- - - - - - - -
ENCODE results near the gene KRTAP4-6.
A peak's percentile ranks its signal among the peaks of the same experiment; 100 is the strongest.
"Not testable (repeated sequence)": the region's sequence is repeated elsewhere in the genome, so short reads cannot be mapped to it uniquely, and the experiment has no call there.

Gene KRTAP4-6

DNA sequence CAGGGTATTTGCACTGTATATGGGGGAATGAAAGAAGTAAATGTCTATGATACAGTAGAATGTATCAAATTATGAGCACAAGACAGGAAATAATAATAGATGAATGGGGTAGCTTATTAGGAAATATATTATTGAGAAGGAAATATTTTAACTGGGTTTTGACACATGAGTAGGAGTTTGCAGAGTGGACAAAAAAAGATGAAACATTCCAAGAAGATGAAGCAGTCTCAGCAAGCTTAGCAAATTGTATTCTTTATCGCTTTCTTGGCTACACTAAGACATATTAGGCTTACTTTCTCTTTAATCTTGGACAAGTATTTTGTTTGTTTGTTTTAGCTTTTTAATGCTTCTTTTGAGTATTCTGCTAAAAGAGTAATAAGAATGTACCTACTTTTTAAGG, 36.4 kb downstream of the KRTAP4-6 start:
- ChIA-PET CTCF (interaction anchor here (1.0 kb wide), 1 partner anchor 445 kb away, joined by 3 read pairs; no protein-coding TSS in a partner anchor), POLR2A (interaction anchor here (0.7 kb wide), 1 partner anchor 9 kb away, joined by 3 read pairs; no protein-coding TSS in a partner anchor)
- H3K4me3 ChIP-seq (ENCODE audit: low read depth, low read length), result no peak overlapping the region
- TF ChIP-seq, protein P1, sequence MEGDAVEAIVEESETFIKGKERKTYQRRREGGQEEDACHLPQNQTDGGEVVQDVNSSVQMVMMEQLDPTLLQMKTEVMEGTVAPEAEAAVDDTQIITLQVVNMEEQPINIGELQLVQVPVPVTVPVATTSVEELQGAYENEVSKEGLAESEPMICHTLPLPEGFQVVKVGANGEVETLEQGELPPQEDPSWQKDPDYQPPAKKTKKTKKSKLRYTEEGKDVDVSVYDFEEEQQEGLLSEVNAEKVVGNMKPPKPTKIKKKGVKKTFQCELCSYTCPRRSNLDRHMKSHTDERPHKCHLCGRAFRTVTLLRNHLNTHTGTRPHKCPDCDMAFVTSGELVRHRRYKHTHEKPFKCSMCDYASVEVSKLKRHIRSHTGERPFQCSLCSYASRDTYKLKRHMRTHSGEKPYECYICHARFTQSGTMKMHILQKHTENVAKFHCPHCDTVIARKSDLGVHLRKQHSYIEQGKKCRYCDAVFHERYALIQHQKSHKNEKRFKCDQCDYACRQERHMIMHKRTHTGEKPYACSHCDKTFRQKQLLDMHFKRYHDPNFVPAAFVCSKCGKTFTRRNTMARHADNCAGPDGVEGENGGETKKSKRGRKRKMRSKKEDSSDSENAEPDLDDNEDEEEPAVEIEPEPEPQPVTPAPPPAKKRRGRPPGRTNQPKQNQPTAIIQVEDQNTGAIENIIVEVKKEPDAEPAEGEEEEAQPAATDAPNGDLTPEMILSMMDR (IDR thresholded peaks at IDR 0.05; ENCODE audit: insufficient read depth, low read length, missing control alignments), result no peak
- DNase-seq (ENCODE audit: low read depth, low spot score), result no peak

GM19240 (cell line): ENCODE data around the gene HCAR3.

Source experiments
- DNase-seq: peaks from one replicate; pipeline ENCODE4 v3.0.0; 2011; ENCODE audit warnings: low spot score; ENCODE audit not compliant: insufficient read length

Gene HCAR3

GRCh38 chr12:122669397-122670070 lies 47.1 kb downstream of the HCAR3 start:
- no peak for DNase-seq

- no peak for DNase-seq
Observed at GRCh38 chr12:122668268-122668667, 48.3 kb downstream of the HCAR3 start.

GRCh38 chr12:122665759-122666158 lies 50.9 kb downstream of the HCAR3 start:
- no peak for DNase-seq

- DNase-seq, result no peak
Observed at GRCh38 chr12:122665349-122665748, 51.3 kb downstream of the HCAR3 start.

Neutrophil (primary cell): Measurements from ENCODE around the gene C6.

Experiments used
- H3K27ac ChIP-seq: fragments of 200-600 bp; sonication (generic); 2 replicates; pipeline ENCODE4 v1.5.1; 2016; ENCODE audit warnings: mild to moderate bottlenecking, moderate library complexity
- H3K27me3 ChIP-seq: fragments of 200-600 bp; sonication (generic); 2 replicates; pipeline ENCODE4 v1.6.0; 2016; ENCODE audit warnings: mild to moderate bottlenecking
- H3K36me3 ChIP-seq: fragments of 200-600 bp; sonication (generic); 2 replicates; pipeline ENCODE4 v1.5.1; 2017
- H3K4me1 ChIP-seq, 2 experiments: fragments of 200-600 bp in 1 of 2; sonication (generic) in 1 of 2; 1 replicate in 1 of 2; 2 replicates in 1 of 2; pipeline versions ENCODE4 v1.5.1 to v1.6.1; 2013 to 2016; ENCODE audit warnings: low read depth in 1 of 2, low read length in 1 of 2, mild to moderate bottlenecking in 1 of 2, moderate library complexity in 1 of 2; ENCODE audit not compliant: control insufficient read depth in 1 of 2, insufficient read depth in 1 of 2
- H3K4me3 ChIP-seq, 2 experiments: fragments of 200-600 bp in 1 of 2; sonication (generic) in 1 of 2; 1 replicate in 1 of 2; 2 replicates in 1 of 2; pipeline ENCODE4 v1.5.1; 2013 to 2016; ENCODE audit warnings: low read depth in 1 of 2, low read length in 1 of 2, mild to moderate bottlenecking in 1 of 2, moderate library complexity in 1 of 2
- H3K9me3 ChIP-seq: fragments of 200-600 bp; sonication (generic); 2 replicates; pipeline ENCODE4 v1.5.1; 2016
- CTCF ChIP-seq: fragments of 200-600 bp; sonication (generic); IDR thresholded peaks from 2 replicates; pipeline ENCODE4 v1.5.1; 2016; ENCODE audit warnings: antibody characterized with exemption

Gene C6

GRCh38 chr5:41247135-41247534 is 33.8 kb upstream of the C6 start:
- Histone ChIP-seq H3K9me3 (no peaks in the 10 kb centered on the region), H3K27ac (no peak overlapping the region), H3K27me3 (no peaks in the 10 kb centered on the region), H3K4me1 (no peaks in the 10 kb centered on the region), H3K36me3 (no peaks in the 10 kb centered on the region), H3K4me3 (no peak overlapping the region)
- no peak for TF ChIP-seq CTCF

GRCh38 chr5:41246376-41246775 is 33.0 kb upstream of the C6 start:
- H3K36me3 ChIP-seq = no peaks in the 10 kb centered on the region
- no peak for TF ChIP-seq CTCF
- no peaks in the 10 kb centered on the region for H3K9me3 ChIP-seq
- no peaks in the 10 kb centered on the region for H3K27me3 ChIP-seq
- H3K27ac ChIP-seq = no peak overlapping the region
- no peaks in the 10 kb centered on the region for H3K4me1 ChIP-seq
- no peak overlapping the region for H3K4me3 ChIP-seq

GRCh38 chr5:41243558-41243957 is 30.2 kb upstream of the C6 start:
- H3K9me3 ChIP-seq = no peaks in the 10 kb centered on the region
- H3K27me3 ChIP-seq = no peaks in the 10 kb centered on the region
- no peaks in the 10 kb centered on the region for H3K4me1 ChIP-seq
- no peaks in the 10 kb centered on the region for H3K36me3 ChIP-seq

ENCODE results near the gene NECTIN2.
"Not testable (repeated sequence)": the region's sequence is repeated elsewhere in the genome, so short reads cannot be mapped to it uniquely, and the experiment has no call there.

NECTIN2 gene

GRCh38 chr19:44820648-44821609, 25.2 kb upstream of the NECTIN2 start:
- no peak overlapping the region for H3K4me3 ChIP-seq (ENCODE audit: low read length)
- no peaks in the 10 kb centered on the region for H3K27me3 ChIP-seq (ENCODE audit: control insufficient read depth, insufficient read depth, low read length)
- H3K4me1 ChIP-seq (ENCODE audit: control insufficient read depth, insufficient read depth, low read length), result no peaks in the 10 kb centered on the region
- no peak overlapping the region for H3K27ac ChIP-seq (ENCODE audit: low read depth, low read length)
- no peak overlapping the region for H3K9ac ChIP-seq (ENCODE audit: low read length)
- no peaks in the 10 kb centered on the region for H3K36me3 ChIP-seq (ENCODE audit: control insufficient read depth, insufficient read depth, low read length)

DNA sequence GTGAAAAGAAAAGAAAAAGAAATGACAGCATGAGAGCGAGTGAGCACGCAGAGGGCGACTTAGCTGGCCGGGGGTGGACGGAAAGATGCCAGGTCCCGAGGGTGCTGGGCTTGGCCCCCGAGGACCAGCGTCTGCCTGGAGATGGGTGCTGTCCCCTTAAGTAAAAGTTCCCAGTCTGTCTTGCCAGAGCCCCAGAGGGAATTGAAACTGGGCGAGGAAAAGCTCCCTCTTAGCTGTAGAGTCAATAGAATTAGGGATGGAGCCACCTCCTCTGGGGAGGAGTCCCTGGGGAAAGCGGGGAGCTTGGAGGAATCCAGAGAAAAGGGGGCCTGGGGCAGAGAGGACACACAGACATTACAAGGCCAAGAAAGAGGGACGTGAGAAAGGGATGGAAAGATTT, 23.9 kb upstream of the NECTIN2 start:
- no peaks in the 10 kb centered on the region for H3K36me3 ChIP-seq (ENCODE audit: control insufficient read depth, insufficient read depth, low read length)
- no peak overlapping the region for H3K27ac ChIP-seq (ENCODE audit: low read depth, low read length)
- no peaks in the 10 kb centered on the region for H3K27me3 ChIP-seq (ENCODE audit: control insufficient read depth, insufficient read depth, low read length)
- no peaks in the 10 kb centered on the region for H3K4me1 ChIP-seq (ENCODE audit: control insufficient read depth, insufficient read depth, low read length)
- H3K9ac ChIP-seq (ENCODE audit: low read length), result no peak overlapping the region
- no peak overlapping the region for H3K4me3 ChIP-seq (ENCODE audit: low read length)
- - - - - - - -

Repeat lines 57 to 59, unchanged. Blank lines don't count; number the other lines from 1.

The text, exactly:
- no peaks in the 10 kb centered on the region for H3K36me3 ChIP-seq (ENCODE audit: control insufficient read depth, insufficient read depth, low read length)

DNA sequence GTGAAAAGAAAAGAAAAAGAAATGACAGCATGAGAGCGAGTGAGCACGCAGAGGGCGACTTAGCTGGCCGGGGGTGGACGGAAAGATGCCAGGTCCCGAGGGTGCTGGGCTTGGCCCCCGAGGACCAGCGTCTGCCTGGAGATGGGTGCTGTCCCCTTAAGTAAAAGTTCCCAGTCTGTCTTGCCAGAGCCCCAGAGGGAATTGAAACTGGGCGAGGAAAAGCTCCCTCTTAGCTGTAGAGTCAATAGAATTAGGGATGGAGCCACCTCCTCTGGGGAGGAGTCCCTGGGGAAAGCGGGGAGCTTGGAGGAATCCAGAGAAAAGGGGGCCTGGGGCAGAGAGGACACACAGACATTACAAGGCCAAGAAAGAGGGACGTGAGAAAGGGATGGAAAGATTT, 23.9 kb upstream of the NECTIN2 start:
- no peaks in the 10 kb centered on the region for H3K36me3 ChIP-seq (ENCODE audit: control insufficient read depth, insufficient read depth, low read length)